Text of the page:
Tax Incentives for R&D and Innovation: Demand versus Effects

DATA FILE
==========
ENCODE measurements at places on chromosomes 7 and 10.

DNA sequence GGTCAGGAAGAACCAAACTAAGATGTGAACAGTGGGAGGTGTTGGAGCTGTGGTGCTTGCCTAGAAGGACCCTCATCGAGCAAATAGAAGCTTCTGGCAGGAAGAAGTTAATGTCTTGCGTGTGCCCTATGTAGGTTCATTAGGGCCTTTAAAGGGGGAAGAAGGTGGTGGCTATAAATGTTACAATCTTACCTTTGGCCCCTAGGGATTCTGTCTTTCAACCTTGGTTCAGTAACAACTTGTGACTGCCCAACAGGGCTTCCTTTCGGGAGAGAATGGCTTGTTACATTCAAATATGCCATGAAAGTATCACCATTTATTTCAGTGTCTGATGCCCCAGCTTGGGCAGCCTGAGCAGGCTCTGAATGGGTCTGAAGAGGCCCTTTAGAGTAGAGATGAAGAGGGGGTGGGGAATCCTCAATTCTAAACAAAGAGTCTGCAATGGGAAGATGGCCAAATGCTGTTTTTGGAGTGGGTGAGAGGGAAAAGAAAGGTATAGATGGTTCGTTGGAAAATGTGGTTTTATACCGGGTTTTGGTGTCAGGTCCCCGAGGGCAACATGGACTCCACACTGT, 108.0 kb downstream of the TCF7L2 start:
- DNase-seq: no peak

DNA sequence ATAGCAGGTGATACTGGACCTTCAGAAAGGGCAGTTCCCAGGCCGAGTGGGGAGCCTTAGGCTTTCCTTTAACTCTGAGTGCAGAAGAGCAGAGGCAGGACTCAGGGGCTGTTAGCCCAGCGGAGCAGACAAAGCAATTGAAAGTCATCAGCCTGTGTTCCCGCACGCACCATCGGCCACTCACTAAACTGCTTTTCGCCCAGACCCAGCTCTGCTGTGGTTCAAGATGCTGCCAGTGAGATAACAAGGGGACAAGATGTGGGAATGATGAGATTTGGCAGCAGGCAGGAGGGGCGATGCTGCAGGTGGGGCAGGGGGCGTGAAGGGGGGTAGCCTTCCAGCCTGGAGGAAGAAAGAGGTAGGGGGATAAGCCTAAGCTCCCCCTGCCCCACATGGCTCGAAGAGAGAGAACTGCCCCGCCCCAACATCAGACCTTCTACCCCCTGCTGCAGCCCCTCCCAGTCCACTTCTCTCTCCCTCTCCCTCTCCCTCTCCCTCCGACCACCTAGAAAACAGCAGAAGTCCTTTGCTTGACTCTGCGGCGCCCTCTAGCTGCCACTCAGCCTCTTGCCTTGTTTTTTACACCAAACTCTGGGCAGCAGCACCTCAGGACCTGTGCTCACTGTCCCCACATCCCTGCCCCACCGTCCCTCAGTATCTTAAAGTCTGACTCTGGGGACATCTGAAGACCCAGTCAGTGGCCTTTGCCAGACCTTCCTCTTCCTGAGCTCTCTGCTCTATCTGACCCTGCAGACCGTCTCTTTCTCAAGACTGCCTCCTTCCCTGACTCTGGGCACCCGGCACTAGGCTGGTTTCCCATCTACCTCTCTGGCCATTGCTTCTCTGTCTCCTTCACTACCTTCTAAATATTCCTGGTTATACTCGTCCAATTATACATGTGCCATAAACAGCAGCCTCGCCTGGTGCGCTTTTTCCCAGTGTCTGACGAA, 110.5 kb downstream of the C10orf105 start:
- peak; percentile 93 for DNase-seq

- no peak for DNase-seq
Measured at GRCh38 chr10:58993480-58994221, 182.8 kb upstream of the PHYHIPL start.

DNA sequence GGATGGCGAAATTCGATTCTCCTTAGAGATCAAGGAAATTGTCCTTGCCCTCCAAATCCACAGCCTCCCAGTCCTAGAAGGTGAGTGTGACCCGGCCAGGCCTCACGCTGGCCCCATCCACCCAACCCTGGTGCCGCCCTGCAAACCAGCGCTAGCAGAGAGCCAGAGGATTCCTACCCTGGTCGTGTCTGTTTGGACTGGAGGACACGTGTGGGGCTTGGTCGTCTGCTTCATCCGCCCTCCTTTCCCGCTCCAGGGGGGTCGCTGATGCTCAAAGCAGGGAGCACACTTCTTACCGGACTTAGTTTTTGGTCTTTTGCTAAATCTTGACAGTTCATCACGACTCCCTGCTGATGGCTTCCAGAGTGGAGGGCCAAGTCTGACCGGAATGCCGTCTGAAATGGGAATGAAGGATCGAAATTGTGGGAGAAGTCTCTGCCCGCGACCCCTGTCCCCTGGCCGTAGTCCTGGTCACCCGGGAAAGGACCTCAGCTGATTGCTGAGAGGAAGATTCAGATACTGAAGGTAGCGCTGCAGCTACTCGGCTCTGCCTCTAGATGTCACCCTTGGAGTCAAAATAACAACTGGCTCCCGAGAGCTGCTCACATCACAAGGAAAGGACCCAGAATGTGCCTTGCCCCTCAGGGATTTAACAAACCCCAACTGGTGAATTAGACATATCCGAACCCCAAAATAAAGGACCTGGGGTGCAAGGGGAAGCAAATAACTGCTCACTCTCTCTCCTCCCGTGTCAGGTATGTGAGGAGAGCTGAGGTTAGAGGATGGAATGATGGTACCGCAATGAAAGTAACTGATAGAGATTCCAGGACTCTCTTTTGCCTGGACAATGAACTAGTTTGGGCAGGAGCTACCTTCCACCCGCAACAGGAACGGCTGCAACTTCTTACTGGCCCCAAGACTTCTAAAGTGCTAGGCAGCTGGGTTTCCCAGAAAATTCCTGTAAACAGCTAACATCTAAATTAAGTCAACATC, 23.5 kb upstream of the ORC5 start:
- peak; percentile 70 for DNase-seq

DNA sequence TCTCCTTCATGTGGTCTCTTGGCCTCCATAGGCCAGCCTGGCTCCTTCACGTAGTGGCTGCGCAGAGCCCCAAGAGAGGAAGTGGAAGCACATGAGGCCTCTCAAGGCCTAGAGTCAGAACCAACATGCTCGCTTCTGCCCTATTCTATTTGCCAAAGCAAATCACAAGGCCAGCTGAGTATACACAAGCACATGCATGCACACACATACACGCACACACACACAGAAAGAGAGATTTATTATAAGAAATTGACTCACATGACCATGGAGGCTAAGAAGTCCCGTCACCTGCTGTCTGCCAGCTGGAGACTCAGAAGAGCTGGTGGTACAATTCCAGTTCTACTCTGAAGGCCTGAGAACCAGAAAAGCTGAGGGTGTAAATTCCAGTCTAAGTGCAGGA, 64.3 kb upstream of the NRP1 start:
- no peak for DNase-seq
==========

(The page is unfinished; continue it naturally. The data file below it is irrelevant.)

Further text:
Tax incentives have proven to be an efficient tool of state support for science, technology and innovation, and are used by many countries on their way towards sustainable development and enhancing global competitiveness. Fiscal stimuli are increasingly combined in a more flexible manner, thus contributing to attaining wider spectrum of objectives; means of international comparison and evaluating impact of these tools are actively evolving. However, despite the fact that for many countries the tax incentives are demandable and work effectively, Russia's situation is different. Based on the results of a specialized survey, the paper estimates the demand for R&D tax breaks from Russian manufacturing enterprises, research organizations and universities performing R&D. The study demonstrated that such a demand is generally low for all types of surveyed organizations, probably due to both the imperfection of the Russian tax legislation, which makes the considered tool inefficient, and low share of the organizations engaged in R&D and innovation. Among the most frequently noted demotivating factors were mismatch of organization’s activity to the terms of using a specific tax break, as well as unwarranted costs associated with the need to prove the right to use these breaks. When using a specific tax incentive, the research institutions typically seek exemption from VAT for R&D activities and patent licensing operations, as well as benefit to mainstream targeted grants. Universities engaged in R&D are more likely to turn to the benefits for grants and accelerated depreciation of fixed assets used for scientific and technological activities. The analysis showed that in Russia the public sector dominates among all categories of recipients of tax incentives for research and innovation. This situation is contrary to best practices and global trends in supporting research activities, which involve betting on strong national players (including startups and SMEs). It hardly allows STI tax incentives to be an efficient mean and provides a basis for the revision and optimization of these tools. This paper indicates possible further directions in the studying tax incentives, their classification, performance assessment and optimization to meet best practices, global trends, and the forefront of research in this area.